Canadian employers are anticipating the highest salary increase in two decades as they try to balance inflationary pressures, surging interest rates, recession risks and a tight labour market, a new survey has found.
According to the report by consulting firm Eckler Ltd., the national average base salary increase for 2023 is projected at 4.2%, excluding planned salary freezes, which parallels 2022 actual base salary increases. Projected salary increases for 2022 was lower than the actual figures.
British Columbia, Ontario and Quebec are projecting the highest average salary increases, with the Yukon, Nunavut and Prince Edward Island projecting the lowest.
The largest average salary increases are expected to be in the technology sector at 5.4%. The smallest increases are expected in the education, health care, agriculture and hospitality sectors.
Eckler’s national compensation practice leader Anand Parsan said salary planning for 2023 has been rife with complexity.
The survey results also show that Canadian organizations are planning to use compensation as a key part of their talent management strategy, with just 1% of organizations reporting a planned salary freeze for 2023. Additionally, 44% of organizations remain undecided about salary budgets for 2023.
Meanwhile, new research from talent solutions and business consulting firm Robert Half found that salary remains top of mind for Canadian workers, with 57% of professionals saying they feel underpaid. Other highlights from the report include:
- 34% of workers plan to ask for a raise by the end of 2022 if they don’t get one or the amount is lower than expected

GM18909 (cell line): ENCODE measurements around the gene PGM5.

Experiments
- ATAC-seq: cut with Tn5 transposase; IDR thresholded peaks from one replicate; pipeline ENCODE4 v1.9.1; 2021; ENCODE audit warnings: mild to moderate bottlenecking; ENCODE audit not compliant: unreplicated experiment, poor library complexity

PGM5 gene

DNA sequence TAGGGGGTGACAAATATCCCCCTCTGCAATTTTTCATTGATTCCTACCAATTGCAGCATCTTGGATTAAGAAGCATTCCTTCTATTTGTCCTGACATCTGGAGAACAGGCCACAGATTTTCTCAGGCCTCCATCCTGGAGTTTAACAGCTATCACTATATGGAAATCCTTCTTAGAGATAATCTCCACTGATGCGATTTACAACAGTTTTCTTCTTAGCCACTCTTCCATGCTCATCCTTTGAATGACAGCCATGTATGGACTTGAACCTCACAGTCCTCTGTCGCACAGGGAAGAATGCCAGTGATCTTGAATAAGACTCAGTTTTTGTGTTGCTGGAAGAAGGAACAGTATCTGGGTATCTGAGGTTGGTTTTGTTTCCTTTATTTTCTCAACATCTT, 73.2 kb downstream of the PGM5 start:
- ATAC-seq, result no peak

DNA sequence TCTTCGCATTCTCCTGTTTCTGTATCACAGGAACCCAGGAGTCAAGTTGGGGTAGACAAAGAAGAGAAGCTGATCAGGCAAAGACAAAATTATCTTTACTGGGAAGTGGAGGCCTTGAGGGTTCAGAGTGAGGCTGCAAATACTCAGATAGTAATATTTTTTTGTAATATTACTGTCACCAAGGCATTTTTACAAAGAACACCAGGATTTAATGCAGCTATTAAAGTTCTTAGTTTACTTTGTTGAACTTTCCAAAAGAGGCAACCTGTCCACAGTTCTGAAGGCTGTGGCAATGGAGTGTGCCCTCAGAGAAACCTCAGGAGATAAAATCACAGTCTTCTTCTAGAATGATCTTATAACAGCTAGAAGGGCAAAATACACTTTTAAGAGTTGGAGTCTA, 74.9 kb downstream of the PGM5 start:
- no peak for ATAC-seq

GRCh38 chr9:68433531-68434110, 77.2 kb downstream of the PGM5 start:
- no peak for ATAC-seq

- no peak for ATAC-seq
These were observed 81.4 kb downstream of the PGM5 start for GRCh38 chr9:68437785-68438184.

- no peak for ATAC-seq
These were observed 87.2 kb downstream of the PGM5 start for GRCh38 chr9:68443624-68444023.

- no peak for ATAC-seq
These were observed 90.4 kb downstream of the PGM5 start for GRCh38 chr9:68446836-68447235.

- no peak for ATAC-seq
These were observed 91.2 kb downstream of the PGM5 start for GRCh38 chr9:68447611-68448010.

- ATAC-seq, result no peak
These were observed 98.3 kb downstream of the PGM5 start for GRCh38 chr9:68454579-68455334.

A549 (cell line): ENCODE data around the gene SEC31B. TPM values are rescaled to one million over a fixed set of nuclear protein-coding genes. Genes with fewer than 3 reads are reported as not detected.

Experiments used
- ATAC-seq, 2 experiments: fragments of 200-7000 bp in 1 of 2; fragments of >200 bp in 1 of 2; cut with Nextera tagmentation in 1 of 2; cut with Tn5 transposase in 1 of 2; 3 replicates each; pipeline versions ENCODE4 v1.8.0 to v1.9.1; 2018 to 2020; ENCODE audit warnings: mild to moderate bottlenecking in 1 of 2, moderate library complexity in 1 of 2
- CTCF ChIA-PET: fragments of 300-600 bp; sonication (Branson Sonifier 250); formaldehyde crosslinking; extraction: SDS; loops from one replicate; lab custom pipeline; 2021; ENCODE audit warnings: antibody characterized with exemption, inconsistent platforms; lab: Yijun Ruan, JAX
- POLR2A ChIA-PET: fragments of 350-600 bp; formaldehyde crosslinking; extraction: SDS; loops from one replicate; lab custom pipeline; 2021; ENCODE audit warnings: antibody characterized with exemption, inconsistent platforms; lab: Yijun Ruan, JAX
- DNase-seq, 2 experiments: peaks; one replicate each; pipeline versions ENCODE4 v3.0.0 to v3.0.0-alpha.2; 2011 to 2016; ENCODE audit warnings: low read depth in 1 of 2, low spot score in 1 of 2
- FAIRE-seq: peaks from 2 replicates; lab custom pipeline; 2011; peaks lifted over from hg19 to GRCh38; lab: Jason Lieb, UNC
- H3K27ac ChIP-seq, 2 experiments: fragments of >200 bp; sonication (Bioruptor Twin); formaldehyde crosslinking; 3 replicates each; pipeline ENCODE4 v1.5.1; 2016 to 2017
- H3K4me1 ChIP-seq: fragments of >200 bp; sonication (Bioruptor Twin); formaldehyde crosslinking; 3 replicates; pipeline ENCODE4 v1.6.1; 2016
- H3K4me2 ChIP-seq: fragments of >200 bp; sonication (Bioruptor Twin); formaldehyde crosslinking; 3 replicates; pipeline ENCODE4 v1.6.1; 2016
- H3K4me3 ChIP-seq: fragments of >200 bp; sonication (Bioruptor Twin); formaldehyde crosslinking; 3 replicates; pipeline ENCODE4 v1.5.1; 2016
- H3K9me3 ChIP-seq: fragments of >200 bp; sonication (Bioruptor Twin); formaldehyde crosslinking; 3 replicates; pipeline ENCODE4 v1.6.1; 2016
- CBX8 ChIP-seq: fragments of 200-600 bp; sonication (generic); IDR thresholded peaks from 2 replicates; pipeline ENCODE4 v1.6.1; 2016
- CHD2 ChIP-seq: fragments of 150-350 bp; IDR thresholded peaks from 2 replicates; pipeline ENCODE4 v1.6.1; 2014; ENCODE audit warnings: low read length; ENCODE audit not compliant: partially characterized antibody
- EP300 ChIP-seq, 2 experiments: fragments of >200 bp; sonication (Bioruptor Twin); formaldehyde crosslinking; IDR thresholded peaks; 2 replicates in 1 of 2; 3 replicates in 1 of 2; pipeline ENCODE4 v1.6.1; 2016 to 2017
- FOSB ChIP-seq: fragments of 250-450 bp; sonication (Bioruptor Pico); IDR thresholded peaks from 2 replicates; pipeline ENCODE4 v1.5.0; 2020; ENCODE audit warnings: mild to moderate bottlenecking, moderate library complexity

- 37% of workers would consider changing jobs for a 10% increase in pay
- 47% of professionals are more likely to request a higher starting salary today compared to 12 months ago
- Employers are stepping up in order to win over talent, with 42% offering higher starting salaries.
- 79% of managers who increased base compensation for new hires in the past year have also made pay adjustments for current staff.
Elizabeth English, a principal at Mercer Canada, pointed out that while compensation budgets were much higher than in recent years, planned increases will still fall short of year-over-year inflation, which reached a 40-year high of 8.1% in June. “Historically, companies have often relied on the competition for talent, not inflation, in shaping their compensation strategies. But because of inflation, we found that 34% of businesses are considering ad-hoc, off-cycle wage reviews to combat turnover, compared to 19% in March, 2022, in our last survey,” she said.